22nd Dec 2020

Why data protection matters for every business

It’s now been a long time since the noise over GDP came into started; over two and  a half years. So why is there a load more noise?

First, because it hasn’t gone away; and the ICO are levying some big, headline grabbing files. They are, because they can; fines which were formerly capped at £500,000 are now capped at €20m or 4% of global turnover, whichever is the bigger. When British Airways was fined £20m,  that was a reduction from what was initially indicated; but still, not small change, at a time when the airline industry is on its knees.

Then – Brexit. The UK was part of the EU in 2016 when the regulation was passed, and became part of UK law (that happened in May 2018).  All EU countries were deemed to be compliant with GDPR, so data could be freely transferred between EU countries.   That wasn’t the case with the US, so to allow data to be transferred to the USA, a separate treaty was enacted – EU US Privacy Shield.  In July 2000 that was found to be illegal, so the authorities responsible for data protection law are scabbling around to find a remedy to allow data to continue to flow. No answers have been found yet.    That’s a problem in itself, and a massive one. What’s it got to do with Brexit?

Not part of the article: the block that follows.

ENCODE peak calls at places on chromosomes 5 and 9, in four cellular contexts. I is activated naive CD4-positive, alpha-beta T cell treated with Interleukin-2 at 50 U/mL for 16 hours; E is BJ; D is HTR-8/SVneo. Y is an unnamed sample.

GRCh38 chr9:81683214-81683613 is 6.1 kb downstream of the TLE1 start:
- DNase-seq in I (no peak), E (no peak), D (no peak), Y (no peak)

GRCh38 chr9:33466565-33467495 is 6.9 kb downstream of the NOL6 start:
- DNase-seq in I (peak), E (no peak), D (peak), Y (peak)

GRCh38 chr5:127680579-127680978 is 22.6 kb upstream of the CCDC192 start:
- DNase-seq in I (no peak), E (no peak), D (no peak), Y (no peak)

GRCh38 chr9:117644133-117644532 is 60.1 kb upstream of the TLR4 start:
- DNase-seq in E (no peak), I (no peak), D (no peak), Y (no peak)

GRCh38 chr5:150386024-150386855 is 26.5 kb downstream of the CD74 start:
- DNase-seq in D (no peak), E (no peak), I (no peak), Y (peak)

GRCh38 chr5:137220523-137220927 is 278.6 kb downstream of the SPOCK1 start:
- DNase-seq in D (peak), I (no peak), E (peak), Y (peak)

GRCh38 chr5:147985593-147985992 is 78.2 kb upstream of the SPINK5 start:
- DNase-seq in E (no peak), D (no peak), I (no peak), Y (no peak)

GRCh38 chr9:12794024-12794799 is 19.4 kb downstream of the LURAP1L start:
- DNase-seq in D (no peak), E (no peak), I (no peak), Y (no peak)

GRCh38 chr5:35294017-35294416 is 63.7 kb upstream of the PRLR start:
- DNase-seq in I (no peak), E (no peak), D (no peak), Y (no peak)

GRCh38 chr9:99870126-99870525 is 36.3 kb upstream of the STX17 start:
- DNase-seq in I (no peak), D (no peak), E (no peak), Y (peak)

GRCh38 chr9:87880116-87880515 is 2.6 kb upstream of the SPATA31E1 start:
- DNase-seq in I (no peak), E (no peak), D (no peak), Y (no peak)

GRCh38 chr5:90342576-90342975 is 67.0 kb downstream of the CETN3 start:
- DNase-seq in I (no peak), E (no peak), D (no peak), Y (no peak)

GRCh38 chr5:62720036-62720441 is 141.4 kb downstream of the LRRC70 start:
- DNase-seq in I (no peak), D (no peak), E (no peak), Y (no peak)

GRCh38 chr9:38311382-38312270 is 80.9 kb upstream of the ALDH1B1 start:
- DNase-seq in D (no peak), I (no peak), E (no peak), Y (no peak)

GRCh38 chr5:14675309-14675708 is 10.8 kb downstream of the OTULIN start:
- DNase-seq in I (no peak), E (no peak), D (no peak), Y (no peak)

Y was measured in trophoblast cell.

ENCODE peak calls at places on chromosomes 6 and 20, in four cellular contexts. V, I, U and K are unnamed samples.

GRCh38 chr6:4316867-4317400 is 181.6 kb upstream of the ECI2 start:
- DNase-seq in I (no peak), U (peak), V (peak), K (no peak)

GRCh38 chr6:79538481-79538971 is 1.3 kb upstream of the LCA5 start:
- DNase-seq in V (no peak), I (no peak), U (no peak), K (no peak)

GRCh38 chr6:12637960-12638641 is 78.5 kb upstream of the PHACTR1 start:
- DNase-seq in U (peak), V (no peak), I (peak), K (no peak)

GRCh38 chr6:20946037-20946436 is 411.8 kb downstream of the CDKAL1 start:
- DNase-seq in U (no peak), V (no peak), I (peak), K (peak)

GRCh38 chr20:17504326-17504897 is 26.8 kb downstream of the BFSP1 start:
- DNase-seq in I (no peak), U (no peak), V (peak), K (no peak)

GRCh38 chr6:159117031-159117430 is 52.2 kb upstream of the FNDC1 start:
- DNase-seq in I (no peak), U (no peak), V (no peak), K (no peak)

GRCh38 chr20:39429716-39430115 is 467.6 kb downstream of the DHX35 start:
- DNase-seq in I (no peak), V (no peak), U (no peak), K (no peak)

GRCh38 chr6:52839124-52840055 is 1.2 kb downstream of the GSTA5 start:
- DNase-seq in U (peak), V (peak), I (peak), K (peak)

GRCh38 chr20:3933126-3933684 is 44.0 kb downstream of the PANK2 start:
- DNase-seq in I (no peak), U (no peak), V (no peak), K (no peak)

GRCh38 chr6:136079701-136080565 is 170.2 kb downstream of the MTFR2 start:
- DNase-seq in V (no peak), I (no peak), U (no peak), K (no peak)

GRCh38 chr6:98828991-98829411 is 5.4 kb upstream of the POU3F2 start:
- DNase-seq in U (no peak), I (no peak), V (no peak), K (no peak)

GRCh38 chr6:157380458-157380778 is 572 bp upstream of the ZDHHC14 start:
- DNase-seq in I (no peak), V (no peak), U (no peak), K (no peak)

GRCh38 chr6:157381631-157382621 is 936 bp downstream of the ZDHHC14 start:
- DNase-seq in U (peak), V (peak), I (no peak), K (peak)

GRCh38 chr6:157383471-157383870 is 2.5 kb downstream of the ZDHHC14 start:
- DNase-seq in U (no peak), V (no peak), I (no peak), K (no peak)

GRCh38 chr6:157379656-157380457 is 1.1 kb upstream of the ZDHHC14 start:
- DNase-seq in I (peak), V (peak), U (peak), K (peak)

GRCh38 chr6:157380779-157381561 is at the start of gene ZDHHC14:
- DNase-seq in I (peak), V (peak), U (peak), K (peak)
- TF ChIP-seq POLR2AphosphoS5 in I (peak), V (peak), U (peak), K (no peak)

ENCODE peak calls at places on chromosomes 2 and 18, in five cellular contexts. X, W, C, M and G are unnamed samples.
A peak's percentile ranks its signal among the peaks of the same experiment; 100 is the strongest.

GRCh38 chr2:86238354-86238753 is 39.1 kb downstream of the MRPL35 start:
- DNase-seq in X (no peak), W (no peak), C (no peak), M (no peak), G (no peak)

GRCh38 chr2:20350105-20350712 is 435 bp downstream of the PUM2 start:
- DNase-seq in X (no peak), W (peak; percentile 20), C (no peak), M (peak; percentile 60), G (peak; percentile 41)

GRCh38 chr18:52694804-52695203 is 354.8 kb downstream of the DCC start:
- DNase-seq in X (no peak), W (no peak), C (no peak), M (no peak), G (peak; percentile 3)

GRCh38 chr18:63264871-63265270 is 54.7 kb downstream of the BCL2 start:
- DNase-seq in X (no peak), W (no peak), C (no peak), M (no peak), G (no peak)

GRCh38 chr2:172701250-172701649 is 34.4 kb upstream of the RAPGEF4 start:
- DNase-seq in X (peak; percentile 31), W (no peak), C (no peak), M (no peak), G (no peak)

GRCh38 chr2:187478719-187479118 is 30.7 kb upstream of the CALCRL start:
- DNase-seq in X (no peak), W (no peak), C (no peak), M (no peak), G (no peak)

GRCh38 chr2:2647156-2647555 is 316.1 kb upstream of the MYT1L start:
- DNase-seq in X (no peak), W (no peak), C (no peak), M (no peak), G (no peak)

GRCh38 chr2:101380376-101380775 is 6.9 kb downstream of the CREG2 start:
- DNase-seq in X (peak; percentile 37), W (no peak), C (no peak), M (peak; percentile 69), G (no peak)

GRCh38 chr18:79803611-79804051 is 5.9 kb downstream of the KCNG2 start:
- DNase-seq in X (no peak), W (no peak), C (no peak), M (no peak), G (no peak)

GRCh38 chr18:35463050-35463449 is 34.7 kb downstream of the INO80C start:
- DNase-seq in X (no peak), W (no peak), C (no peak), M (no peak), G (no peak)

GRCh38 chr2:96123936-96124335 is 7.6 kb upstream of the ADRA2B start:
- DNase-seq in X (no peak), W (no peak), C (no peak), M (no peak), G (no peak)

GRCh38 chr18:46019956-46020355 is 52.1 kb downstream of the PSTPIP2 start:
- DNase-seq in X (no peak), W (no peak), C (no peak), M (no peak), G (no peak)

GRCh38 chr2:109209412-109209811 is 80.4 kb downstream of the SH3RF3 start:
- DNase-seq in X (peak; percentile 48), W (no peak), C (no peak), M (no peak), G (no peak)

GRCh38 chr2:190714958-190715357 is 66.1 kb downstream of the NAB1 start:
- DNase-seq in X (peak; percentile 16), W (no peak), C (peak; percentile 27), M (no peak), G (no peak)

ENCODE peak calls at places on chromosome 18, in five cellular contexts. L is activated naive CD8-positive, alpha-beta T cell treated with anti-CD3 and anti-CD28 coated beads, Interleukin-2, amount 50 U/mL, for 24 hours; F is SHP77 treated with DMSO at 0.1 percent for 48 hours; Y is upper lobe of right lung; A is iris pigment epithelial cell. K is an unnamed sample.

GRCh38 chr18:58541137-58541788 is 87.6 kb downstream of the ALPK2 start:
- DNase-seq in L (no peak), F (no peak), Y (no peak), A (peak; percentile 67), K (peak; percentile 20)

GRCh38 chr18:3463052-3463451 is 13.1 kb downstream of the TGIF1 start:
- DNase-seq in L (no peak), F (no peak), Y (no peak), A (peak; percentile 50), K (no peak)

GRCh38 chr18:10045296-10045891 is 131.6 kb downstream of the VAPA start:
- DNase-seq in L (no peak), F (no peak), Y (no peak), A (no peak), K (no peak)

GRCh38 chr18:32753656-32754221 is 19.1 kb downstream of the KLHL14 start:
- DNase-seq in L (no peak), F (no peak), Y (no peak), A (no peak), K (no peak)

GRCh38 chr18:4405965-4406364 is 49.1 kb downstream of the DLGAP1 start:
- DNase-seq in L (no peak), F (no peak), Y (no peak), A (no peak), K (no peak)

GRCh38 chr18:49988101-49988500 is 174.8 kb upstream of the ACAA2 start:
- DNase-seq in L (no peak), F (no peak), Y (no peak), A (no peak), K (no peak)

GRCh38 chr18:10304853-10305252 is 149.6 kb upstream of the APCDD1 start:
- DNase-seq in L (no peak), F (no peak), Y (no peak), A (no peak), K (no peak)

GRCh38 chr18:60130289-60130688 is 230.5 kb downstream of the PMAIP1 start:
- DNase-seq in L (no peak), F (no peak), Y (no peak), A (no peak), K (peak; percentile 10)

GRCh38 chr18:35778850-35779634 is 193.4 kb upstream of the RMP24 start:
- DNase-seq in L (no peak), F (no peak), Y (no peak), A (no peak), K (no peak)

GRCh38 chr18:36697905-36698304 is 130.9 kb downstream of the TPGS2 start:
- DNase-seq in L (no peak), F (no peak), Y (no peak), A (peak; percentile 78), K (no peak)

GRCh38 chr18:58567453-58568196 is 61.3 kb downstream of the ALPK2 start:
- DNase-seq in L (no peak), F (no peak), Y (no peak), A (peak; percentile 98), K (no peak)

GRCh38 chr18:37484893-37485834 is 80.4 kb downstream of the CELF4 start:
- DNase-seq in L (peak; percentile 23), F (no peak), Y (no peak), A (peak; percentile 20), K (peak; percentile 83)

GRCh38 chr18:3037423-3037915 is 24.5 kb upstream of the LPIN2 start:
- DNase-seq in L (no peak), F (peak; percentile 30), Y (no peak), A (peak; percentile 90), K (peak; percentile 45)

Post 31 December, the Brexit transition period will have ended, and the UK won’t automatically qualify as a country to which EU countries can safely export data. The UK will need an adequacy decision from the European Data Protection Board, and UK law will have to remain adequate, and not flex in an American direction,(where the government has very wide powers of data interception).  So its commercial interests might be stretched in different directions, and for UK businesses, used to not thinking if it can share data with US businesses – like MailChimp, or SurveyMonkey, or Stripe – there may need to be a full review of where its data is held, and if it can continue to be held there.  A lot of US companies of course are looking at this – but a lot are being sued for not doing anything significant about it.

Protecting data is crucial to the value of businesses – for their own good, for their customers and their staff. It’s not going to be good for your business if you get hacked because your protection is inadequate, and you get publicly fined. 


Paul Berwin is Senior Partner and one of the foremost technology lawyers in the North of England.

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